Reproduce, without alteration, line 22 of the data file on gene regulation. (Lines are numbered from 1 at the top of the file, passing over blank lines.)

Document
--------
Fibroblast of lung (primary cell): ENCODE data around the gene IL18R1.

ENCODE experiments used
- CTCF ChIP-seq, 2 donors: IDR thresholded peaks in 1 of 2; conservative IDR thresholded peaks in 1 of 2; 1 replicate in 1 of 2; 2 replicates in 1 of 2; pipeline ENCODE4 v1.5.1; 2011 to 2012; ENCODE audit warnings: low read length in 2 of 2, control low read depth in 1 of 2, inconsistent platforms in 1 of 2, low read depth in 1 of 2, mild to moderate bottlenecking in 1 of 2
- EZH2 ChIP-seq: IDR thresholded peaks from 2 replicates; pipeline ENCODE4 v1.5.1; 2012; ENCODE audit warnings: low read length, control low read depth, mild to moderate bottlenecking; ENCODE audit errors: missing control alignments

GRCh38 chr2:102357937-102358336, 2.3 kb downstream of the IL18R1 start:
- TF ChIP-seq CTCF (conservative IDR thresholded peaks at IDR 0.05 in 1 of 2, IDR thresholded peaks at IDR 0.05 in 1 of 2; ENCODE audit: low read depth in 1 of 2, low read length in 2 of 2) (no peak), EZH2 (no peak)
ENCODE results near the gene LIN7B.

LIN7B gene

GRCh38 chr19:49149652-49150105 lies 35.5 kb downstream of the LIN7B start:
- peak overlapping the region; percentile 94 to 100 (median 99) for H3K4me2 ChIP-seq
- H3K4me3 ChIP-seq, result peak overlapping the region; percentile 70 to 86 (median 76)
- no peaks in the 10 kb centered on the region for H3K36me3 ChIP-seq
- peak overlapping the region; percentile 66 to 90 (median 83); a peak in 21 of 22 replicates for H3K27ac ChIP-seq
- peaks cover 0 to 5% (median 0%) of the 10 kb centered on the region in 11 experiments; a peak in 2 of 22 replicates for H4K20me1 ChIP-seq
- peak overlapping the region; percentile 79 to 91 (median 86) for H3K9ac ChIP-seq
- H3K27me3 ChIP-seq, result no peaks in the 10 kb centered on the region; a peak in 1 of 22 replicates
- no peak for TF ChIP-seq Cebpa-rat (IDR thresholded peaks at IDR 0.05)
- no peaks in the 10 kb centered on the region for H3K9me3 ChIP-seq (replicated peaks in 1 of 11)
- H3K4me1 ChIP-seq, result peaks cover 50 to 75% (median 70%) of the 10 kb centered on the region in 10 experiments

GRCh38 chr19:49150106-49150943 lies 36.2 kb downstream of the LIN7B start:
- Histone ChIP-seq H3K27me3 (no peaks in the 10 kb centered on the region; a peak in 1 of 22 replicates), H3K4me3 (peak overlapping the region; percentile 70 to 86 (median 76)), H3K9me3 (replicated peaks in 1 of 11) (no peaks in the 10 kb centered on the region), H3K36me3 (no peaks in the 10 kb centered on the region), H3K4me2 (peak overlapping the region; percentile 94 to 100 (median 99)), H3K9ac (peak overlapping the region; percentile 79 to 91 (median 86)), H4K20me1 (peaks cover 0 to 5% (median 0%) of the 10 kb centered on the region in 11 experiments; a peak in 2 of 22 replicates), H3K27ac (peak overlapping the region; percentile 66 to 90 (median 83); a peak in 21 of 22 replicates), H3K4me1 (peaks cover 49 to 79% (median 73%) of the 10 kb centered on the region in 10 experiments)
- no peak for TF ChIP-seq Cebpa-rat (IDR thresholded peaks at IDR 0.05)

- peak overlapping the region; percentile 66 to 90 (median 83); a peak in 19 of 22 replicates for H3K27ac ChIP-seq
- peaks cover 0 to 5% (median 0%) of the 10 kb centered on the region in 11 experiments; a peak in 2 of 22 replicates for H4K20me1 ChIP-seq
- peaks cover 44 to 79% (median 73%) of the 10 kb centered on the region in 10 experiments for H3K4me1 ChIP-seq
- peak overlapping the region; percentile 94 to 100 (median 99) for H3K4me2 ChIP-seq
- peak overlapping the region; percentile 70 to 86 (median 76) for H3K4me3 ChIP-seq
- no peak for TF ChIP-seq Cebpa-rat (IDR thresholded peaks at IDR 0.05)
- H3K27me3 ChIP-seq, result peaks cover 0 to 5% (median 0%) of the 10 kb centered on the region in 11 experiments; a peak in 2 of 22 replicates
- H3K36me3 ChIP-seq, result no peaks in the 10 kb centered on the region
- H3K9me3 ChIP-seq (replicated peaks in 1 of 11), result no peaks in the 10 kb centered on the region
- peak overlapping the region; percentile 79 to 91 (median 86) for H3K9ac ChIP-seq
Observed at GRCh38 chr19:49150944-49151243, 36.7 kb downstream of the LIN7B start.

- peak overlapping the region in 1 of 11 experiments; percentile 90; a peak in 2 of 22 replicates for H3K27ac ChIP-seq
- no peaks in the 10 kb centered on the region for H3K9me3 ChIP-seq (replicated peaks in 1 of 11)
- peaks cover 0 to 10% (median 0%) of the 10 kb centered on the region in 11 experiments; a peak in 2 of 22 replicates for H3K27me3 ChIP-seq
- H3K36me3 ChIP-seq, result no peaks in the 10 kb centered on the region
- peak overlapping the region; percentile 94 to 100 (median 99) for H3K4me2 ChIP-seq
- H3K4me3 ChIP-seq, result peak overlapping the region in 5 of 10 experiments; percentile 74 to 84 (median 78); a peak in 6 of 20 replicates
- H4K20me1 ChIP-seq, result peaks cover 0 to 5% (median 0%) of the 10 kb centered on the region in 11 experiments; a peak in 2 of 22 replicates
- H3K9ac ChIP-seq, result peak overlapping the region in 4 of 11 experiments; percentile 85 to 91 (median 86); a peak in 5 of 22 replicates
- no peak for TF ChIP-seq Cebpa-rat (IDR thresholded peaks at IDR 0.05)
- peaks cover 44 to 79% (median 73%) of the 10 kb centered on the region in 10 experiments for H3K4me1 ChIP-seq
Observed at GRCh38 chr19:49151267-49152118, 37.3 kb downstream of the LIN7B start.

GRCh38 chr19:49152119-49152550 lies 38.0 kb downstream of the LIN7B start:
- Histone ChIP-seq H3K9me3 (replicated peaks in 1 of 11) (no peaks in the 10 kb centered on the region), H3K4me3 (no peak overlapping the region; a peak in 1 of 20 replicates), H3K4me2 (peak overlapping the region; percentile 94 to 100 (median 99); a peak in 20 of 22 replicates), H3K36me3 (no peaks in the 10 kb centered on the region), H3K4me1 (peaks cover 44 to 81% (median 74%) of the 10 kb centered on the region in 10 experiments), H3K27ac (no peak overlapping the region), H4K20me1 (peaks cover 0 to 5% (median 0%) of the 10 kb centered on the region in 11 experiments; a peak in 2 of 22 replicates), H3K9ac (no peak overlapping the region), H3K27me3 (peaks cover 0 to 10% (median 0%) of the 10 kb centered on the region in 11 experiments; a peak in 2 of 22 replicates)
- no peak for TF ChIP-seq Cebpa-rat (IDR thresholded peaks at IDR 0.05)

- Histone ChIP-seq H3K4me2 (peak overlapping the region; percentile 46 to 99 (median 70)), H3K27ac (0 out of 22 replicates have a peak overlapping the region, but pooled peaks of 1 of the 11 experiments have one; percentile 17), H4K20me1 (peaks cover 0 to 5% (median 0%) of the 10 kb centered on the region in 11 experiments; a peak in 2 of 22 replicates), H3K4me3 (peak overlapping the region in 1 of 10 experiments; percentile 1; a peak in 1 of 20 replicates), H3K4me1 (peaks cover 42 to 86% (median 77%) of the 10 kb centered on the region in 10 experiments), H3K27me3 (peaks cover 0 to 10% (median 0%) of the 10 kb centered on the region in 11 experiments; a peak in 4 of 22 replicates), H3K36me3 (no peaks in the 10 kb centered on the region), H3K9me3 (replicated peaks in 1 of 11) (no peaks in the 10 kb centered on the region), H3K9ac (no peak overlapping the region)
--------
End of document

- no peak for TF ChIP-seq Cebpa-rat (IDR thresholded peaks at IDR 0.05)